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The barrel on my rem7600 35 whelen was the roughest Ive broke in so far. There was a spot in the barrel that you could feel the patch catch on.
It would take me 15-20 patches after each shot to remove the copper fouling.
I gradually felt the rough spot smooth up and now cleaning even after +20 shots reveals very little copper fouling.
It will hold .75 MOA at 100yds (not bad for a pump rifle and a 7x scope) for a long time between cleanings.
Even though I have to clean it from the muzzle due to the design (I use a muzzle guide)I dont think I have ruined my rifle through cleaning.
I think it is now better off due to the little bit of attention I paid it when new.----.02

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Old 02-10-2010, 01:30 AM   #16
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Do you own a borescope? Have you borescoped barrels before and after? In my 28 years of gumsmithing and competition shooting I have-a LOT. I.ve seen remarkable differences from hand lapping or breaking in the barrel..

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Old 02-10-2010, 01:39 AM   #17
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I.ve seen remarkable differences from hand lapping or breaking in the barrel..
What does this "Hand Lapping" process consist of?

Your post kind of makes it sound like hand lapping and breaking in are relatively close in terms of results when trying to get a smooth bore.

Sorry if that's a dumb question...I'm pretty much a Newb when it comes to getting this granular with accuracy of rifles.
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Old 02-10-2010, 01:39 AM   #18
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Quote:
Originally Posted by Madderdaddy View Post
i got a new marlin 336SS 30/30 and was wondering if there is any type of barrell brekin procedure i should follow to ensure accuacy and quality.
Thanks
It's a hunting gun not a target gun. Sight it in, go hunt with it and clean it at the end of the season. Repeat next year...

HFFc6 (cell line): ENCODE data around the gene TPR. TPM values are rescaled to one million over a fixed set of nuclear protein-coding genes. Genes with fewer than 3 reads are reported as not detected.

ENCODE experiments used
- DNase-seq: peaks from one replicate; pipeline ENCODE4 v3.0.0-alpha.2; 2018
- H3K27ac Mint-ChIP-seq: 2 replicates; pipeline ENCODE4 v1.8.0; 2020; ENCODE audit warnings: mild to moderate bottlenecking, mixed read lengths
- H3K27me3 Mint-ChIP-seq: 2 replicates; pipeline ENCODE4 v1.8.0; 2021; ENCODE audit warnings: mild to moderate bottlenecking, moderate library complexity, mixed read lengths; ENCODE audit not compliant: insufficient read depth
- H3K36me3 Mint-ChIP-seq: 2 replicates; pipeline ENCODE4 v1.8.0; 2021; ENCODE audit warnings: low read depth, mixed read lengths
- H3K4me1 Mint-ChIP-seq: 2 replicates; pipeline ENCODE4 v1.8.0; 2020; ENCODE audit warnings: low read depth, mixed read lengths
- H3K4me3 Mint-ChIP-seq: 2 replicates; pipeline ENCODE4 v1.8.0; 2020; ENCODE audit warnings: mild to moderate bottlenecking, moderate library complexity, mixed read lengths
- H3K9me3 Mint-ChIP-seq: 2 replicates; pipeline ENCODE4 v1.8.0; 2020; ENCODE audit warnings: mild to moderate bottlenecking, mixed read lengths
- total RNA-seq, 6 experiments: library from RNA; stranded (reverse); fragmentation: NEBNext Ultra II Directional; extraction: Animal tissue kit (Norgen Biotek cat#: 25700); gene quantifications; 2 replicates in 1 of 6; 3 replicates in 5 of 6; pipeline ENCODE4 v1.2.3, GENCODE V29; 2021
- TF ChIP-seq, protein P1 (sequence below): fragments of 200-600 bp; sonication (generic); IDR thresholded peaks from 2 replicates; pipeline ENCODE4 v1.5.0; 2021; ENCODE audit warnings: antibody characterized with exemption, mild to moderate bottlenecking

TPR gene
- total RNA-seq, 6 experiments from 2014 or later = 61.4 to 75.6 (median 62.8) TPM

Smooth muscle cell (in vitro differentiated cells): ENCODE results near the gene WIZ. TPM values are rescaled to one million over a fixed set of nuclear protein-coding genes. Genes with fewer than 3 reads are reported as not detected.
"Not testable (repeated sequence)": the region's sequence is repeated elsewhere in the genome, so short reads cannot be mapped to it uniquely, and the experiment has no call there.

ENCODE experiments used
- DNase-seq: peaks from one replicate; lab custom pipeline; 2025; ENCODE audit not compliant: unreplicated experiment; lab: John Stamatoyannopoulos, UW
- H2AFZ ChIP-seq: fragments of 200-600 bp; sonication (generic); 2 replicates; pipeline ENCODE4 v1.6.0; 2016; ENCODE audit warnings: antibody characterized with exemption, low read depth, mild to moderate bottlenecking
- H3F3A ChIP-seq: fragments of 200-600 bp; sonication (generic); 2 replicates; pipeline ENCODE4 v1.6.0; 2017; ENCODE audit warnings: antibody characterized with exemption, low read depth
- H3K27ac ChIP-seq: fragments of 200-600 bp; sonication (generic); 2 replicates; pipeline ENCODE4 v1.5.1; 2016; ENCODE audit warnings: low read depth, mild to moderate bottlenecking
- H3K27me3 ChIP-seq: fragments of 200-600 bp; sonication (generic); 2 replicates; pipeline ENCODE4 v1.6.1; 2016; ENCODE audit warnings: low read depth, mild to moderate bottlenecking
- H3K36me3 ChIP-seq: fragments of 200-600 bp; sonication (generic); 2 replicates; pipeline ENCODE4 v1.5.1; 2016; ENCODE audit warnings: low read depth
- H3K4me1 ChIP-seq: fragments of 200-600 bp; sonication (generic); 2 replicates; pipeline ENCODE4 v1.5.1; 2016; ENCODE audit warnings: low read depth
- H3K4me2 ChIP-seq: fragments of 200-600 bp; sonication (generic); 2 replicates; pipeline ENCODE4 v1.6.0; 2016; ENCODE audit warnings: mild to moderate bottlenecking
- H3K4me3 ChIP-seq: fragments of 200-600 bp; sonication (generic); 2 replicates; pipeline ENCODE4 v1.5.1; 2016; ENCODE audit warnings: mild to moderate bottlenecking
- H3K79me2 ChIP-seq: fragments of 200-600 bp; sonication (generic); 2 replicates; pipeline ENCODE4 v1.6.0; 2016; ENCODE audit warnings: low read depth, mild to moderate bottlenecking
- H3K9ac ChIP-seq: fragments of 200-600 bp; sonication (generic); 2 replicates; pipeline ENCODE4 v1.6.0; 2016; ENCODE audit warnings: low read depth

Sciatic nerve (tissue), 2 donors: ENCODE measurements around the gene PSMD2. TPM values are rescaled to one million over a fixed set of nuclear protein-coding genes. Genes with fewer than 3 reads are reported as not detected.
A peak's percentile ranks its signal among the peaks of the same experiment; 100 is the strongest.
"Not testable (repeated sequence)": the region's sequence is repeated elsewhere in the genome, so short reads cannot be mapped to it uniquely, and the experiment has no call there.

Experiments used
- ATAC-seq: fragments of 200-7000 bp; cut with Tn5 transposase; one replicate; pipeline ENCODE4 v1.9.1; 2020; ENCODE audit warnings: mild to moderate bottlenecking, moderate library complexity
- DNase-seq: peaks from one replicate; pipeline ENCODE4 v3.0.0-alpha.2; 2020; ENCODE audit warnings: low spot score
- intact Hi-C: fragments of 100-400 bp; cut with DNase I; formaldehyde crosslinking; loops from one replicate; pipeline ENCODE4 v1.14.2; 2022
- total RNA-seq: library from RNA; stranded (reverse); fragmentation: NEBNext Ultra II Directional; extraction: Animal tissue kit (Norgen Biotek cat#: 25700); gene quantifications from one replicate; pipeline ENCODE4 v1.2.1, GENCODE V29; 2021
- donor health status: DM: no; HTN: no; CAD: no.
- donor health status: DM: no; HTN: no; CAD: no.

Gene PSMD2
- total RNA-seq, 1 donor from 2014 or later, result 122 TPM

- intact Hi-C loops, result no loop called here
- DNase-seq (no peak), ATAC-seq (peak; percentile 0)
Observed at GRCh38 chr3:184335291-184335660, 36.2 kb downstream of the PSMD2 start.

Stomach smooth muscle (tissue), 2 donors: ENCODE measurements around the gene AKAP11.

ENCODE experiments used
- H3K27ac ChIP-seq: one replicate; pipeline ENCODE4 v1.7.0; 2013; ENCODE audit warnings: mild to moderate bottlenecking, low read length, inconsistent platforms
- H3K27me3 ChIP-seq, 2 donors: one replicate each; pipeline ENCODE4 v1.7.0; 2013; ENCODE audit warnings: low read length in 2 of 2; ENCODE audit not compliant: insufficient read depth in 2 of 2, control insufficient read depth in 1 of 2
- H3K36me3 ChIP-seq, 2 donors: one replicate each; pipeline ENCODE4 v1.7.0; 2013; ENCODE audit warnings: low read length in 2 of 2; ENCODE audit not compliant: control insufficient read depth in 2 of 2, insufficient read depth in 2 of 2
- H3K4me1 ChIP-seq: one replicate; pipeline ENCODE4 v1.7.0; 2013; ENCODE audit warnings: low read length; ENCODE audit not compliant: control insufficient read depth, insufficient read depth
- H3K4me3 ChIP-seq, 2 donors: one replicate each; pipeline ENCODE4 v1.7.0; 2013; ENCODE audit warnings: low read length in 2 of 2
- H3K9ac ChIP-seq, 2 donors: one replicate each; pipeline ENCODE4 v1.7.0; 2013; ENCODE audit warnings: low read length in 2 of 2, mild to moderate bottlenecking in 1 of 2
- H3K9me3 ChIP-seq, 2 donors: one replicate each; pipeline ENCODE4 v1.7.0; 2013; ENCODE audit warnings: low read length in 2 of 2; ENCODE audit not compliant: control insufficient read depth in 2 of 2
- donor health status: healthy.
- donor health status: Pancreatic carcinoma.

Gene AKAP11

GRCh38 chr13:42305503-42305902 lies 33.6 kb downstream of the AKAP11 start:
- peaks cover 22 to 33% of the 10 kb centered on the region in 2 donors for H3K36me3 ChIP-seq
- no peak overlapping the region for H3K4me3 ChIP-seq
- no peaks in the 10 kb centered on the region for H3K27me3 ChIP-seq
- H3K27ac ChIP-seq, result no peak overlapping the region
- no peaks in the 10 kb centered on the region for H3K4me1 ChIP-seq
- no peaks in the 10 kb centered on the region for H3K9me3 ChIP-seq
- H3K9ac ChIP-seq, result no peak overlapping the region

I have seen barrels in old military rifles that were so rough they looked like they were cleand with sandpaper and they shoot great groups. Will they foul easier, sure they will. Does it really matter in a gun that gets shot a few boxes of ammo in the course of a year. No...
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Old 02-10-2010, 01:45 AM   #19
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Quote:
Originally Posted by stalkingbear View Post
Do you own a borescope? Have you borescoped barrels before and after? In my 28 years of gumsmithing and competition shooting I have-a LOT. I.ve seen remarkable differences from hand lapping or breaking in the barrel..
With all due respect to your years of experience, would you ever bother to borescope a 30-30 lever action? Would any kind of break in process make a significant difference in a gun like that.

The guy didn't buy a 22-250 to shoot hundreds of rounds over a Pdog town at distances of many hundreds of yards. He's got a short range deer gun.
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Old 02-10-2010, 04:05 AM   #20
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Do you own a borescope? Have you borescoped barrels before and after? In my 28 years of gumsmithing and competition shooting I have-a LOT. I.ve seen remarkable differences from hand lapping or breaking in the barrel..
I was of the same opinion as yourself, along with my trusted gunsmith. In the early 2000's I read an article by Gale McMillan (R.I.P.) which explained the origins of this break in method. I shared the article with my smith who was as dumbfounded as myself. We spent some time looking at bores of new and old. We found that most "gains" from breaking in a bore were about as beneficial as a sugar pill "placebo" is to cure cancer. Thats my experience with the deal, if breaking in a new barrel works for you and makes you feel warm and fuzzy, then by all means do it, I havent on any rifles I own and I have no problems keeping them sub MOA for as far as I can stretch their legs.